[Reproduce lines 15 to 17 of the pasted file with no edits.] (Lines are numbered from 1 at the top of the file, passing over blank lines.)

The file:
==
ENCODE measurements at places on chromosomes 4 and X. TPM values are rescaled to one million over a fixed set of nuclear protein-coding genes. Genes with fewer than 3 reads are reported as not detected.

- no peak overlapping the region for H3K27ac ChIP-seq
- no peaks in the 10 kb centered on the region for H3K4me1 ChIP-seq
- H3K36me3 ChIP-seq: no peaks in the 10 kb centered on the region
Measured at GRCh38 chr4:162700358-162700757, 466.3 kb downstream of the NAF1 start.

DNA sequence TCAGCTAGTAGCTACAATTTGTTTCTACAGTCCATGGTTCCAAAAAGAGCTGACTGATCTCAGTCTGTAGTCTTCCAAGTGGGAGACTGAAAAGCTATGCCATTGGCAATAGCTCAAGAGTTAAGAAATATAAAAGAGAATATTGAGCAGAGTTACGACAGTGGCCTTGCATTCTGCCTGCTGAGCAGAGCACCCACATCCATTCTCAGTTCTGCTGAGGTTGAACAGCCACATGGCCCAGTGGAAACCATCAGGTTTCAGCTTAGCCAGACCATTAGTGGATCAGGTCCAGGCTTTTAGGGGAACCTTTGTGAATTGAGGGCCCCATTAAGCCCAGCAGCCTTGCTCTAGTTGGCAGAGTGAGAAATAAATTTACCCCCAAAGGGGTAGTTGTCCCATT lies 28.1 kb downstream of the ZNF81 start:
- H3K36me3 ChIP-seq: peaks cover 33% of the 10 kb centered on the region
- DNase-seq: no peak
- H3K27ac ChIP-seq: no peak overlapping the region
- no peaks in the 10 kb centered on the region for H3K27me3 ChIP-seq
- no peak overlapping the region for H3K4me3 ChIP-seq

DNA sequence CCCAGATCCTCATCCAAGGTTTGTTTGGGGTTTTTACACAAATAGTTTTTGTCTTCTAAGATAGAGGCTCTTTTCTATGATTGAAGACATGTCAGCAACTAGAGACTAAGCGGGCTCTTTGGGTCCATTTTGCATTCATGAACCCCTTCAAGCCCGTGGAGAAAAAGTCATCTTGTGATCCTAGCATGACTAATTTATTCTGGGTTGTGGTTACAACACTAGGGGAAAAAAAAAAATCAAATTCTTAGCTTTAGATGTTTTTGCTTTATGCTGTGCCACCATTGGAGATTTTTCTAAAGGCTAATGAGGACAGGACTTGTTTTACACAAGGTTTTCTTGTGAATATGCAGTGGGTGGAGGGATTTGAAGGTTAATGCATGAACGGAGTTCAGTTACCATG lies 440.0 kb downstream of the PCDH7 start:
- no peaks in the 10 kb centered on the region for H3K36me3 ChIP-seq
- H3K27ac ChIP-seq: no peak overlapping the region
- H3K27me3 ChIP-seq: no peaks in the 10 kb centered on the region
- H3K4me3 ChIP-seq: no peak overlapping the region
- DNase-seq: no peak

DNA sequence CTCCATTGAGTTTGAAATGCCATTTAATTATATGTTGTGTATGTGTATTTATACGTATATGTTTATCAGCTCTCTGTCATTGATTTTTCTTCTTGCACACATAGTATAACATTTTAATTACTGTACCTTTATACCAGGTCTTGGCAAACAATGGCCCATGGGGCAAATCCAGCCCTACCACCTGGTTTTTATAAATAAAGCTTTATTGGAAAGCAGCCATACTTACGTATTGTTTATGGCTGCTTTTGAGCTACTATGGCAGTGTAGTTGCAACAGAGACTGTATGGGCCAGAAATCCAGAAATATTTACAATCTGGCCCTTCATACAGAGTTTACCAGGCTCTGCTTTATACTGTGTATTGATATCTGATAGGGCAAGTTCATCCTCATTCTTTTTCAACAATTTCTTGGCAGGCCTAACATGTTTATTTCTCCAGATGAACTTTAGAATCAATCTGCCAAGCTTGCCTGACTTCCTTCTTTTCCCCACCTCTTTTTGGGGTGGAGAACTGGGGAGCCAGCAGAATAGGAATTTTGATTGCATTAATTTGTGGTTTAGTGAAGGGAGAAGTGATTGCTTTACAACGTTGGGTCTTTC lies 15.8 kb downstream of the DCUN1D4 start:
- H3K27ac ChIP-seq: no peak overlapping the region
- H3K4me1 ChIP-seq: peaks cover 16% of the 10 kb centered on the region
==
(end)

- H3K27me3 ChIP-seq: no peaks in the 10 kb centered on the region
- H3K4me3 ChIP-seq: no peak overlapping the region
- DNase-seq: no peak